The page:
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  1. Can. The existence of such a historical figure as Socrates is confirmed by a large number of sources, and, in fact, the literary works of Plato (who, of course, could have invented anything) are not the main proof of his existence. In particular, Libanius, in his Socratic work, apparently still relied on authentic (or fairly accurate copies) materials of the trial of Socrates. Independent memoirs of Socrates were composed by Xenophon. Diogenes of Laertes, as far as I remember, has several testimonies that are not written by Plato or Xenophon. Aristophanes (a contemporary of Socrates) portrayed Socrates in comedies, etc.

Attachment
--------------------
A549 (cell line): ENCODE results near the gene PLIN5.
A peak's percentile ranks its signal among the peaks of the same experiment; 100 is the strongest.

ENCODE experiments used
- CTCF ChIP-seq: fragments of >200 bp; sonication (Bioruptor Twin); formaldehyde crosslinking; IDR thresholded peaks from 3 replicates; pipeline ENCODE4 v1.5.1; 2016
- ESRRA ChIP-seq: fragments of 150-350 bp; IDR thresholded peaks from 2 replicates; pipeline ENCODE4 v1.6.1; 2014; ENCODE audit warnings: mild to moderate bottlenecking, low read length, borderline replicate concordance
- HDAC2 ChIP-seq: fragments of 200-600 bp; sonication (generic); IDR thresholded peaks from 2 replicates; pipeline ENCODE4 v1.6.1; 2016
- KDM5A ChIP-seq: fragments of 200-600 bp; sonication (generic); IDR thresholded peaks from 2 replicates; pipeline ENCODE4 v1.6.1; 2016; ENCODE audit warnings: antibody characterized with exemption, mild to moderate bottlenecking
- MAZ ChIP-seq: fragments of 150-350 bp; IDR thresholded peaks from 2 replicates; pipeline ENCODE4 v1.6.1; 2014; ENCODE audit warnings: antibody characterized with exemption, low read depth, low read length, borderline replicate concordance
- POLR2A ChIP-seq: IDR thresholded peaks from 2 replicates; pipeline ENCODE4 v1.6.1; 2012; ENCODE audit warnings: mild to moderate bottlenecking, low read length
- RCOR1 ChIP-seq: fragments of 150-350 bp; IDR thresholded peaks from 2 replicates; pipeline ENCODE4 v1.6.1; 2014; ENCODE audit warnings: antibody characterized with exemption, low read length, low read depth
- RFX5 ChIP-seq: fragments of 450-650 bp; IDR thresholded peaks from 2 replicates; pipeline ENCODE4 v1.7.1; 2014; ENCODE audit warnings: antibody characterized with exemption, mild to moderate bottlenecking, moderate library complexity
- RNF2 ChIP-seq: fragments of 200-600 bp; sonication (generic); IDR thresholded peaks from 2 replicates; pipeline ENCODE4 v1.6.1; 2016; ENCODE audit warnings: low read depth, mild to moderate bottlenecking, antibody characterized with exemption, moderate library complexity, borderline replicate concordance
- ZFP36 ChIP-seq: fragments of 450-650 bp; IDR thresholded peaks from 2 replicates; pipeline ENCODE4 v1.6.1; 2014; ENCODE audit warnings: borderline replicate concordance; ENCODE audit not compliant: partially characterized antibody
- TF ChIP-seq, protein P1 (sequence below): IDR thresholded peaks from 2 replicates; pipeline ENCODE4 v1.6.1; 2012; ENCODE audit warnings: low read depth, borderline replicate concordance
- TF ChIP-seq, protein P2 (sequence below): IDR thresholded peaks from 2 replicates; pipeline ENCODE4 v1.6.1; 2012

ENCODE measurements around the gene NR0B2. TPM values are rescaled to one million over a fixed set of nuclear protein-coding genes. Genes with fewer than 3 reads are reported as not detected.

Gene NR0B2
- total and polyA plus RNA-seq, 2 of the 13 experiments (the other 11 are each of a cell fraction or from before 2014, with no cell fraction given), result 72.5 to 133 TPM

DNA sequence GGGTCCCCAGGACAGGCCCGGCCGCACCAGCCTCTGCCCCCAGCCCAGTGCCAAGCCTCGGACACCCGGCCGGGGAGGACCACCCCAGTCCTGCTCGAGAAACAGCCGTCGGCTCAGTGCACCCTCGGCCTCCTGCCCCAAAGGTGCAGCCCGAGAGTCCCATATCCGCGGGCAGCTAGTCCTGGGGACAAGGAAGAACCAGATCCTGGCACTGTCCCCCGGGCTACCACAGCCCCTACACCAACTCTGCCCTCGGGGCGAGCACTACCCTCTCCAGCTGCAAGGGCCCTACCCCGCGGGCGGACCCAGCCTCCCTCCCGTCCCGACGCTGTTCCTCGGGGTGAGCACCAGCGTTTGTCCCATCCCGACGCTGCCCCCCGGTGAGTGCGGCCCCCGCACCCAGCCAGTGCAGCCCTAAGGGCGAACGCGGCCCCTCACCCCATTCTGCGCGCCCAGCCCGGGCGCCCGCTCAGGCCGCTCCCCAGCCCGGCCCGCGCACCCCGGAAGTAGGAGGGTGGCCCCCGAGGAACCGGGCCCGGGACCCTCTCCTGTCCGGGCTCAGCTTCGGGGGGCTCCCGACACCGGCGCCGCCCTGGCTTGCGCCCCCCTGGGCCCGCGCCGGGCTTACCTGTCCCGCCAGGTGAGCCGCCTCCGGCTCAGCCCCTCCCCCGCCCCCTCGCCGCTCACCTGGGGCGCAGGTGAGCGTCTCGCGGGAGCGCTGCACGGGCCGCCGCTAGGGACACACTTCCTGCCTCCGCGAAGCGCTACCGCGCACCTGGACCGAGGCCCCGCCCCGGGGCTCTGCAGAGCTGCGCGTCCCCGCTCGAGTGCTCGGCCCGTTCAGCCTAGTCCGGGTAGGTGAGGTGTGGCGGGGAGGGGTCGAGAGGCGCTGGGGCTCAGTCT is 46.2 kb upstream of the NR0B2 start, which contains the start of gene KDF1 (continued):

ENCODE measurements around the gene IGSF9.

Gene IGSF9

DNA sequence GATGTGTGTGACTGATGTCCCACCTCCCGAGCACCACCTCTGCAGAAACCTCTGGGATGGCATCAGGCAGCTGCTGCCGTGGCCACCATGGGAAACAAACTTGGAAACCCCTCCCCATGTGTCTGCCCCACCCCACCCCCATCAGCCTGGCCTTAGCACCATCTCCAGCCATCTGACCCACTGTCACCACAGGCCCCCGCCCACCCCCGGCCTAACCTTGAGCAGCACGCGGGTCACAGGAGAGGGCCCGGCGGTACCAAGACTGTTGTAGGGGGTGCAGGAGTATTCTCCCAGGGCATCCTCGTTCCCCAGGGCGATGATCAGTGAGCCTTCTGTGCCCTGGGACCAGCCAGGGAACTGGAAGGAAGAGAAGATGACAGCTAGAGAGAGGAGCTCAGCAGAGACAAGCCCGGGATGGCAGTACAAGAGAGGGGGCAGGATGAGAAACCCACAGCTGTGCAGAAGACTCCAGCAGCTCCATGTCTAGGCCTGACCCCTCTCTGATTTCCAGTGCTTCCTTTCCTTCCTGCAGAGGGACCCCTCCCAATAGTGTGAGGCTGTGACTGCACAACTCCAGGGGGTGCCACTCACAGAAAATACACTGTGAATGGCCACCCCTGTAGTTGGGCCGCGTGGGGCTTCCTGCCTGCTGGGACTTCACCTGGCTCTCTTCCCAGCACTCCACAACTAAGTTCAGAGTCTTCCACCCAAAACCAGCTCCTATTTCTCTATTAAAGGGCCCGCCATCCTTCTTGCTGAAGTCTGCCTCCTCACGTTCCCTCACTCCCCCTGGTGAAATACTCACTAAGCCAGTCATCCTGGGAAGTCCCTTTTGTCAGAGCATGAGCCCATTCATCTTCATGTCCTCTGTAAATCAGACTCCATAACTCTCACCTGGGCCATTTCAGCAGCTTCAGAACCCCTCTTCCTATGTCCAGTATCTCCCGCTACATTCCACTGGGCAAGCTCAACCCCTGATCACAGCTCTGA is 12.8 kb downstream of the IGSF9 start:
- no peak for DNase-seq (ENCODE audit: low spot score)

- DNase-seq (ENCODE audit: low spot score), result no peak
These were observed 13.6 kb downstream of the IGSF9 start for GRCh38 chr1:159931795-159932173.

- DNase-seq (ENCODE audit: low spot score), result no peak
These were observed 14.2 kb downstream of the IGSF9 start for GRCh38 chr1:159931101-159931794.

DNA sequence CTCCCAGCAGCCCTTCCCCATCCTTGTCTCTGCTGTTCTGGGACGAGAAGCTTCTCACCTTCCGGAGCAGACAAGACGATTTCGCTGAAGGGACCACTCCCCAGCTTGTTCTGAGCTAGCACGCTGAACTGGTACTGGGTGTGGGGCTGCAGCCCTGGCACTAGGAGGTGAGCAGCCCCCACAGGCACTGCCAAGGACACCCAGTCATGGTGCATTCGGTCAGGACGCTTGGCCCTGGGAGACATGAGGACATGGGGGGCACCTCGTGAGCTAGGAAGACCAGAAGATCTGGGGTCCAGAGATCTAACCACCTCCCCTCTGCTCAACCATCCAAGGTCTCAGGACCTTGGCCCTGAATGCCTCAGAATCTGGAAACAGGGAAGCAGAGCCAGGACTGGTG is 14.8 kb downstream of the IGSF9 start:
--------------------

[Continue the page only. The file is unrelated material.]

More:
Another thing is how plausible Plato's Socrates is as a person, that is, to what extent his character, his ideas, his manner of behavior, etc. are reliably reflected in Plato's dialogues. This question is somewhat more complicated, since the alternative source in this case will be practically only Xenophon. By comparing and analyzing the works of Plato and Xenophon, researchers have more or less reliably reconstructed the “true” Socrates in Plato and the “Platonic” Socrates in him. A. F. Losev's introductory article to the Collected Works of Plato in Russian (4 volumes, in the “Philosophical Heritage”) describes the periods in Plato's work and where the ideas of Socrates himself were most likely transmitted to him, and where Socrates already expressed Plato's ideas.

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